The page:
Oxford Union proves itself bastion of free speech by not permitting debate to occur

Satire
Note: the article that follows is a work of satire, and therefore should not be taken as factual

 

Since its founding in 1826, the Oxford Union has been a staunch defender of free speech and debate. Over the years it has been willing to debate many controversial motions, such as whether this country would fight for king and country, and has hosted such controversial speakers as Richard Nixon and Marine Le Pen. Last week, the Oxford Union has once against shown itself a true home of debate and free speech by once again maneuvering to ensure that there would be no debate on a motion proposed by Mr. Peter Jones, Hertford College and member of the Union’s Secretary’s Committee. The motion would have banned the popular practice of paying voters with beer on their way out of the voting booth.

 

“We are all for debate and free speech, but only if it suits our purposes and doesn’t contravene one of the 731 rules, of which 241 are contradictory”

 

“The Union has never deviated from its firm commitment to free speech” said Union President Alfonzo Montefiore, Christ Church. “It is in the spirit of this commitment to free speech that we have once against ensured that Mr. Jones’ motion is not debated. After all, we are all for debate and free speech, but only if it suits our purposes and doesn’t contravene one of the 731 rules, of which 241 are contradictory, which are needed to propose a motion”.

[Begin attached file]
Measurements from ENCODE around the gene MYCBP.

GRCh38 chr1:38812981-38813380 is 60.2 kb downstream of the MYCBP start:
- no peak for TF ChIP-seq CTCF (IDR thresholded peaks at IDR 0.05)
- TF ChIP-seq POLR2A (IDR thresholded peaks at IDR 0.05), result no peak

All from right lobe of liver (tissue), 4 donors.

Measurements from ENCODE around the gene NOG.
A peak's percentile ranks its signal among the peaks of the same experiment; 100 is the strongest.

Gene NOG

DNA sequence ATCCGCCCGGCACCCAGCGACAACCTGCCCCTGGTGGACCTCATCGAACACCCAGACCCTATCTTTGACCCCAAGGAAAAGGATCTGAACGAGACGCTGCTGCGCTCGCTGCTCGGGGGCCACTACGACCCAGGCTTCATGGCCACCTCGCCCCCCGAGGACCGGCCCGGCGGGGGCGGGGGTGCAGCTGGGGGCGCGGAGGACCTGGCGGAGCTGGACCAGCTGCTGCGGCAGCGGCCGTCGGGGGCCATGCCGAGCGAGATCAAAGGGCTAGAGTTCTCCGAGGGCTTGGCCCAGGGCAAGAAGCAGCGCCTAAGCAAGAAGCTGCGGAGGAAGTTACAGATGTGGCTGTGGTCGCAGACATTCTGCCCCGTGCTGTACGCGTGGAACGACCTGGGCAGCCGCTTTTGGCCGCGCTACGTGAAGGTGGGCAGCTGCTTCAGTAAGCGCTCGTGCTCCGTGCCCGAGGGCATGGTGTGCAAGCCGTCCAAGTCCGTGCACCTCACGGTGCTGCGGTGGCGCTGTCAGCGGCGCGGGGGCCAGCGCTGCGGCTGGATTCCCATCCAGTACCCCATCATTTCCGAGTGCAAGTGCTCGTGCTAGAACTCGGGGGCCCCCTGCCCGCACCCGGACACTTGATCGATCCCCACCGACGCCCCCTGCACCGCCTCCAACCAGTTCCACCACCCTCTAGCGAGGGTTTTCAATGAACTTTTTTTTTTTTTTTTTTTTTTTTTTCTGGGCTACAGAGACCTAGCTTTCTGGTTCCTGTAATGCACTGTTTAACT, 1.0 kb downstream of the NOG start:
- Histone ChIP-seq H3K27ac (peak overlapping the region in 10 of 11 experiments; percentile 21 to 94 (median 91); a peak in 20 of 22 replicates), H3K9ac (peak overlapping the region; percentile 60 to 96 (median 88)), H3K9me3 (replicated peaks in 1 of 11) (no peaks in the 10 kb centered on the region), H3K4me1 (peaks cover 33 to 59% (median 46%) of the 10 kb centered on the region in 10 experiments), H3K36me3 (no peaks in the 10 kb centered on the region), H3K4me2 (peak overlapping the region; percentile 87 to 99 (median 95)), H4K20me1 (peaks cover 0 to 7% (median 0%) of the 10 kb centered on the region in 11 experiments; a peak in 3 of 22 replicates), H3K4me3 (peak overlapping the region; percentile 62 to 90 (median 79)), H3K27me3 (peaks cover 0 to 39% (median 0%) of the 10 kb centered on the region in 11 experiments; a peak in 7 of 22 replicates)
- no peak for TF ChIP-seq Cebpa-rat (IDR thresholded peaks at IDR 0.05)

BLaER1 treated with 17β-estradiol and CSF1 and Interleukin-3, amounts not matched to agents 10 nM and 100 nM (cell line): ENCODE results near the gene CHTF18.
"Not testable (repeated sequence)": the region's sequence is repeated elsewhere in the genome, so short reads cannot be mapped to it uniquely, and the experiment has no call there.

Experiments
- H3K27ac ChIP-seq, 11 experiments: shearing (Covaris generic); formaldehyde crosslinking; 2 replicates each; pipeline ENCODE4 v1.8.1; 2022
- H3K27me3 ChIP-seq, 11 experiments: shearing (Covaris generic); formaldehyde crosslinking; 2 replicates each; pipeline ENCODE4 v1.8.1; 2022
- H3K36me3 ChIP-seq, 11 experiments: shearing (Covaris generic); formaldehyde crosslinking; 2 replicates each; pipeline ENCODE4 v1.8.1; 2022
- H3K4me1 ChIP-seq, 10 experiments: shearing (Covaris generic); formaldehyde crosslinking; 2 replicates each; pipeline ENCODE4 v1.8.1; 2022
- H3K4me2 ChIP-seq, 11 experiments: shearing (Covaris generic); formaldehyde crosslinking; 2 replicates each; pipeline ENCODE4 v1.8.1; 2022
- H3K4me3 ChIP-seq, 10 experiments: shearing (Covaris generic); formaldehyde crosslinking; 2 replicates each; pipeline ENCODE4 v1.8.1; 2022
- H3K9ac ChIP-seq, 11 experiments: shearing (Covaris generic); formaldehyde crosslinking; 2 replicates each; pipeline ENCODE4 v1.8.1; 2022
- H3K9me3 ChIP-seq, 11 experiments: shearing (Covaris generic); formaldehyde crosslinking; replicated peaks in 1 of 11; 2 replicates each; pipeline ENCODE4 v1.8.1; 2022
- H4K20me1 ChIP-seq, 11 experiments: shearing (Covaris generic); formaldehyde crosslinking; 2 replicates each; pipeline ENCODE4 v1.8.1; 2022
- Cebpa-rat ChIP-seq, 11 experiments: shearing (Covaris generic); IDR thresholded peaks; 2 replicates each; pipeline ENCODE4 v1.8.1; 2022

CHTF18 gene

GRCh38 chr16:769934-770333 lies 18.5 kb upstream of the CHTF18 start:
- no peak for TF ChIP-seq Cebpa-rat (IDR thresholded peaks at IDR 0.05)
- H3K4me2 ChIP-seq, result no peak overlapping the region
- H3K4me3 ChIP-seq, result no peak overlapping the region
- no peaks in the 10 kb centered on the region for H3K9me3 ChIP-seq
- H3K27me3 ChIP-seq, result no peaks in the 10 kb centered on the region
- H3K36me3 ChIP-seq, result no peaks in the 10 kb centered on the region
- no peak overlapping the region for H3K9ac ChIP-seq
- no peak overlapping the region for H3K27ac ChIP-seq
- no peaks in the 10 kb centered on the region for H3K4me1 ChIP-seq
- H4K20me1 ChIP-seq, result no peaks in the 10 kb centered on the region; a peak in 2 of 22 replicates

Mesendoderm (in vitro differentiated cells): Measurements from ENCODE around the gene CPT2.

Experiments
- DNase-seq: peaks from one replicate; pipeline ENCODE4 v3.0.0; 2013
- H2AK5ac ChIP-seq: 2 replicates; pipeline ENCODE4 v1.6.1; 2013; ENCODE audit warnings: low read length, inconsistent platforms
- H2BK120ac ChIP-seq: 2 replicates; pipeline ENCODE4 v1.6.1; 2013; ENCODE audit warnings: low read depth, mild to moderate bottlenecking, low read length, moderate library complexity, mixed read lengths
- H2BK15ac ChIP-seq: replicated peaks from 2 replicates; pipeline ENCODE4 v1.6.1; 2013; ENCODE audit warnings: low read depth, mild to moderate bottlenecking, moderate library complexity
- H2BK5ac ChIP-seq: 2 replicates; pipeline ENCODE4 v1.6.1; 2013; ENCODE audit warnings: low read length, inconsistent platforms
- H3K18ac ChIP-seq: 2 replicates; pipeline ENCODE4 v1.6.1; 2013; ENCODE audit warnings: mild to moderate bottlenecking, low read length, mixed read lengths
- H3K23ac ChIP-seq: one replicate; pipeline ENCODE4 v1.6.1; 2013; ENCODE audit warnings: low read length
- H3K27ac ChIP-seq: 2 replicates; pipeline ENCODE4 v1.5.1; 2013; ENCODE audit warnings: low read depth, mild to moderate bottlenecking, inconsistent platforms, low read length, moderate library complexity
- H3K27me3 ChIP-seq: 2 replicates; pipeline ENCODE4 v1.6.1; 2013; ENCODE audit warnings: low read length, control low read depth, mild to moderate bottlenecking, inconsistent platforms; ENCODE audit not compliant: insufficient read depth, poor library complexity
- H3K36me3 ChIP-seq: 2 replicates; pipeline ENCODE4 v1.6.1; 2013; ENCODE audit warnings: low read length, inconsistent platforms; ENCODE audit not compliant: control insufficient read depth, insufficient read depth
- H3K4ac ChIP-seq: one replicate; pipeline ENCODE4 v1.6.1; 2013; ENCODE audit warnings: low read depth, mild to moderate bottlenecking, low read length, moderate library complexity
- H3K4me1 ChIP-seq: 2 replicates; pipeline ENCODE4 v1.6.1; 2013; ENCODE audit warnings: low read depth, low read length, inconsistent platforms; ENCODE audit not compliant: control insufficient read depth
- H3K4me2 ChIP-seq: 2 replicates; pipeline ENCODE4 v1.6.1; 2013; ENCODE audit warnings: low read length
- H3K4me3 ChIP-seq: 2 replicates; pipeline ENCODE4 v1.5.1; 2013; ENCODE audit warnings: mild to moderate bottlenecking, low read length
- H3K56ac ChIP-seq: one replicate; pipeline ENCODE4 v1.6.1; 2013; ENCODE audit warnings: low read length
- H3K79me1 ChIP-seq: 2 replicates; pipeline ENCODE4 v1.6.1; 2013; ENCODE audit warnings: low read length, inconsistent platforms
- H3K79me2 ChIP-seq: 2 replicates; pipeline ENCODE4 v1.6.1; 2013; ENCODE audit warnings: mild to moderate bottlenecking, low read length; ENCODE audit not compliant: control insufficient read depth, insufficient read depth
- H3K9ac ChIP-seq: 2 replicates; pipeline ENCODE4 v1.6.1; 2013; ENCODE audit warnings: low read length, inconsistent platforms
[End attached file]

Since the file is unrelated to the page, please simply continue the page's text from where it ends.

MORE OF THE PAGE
The motion, which would say that bribery, which is not currently permitted in Union elections, would be extended to the act of buying alcohol for voters and telling them that it is a reward for voting the right way, has met serious opposition by many established members of the Union. “All that Mr. Jones’ motion would do would be to drive the practice of bribery with beer underground. People will still entice potential voters with a bit of booze if it were banned; at least this way it will be above ground,” said President-elect of the Union, Nicholas Farkas, Magdalen College.

The motion is opposed by both of the candidates for President this term, Mr. Alasdair Webster, New College, and Mr. Henry Sawyer, Corpus Christi College, as well by numerous present and past officers and members of Standing and Secretary’s Committee.

When pressed for comment about the motion and claims that not debating it was proof of the Union’s commitment to free speech, Mr. Jones said “That is complete bollocks. I mean, not debating is the opposite of free speech, right? Or have I gone mad? And bribery is bad—like, we want out elections to be won on merit, and not by whoever has the most money and the largest tabs, right?”

As of press, the President of the Union, Mr. Montefiore, remains committed to debating the motion, saying that it has been scheduled to be debated as soon as fifth week of Trinity Term, 2131.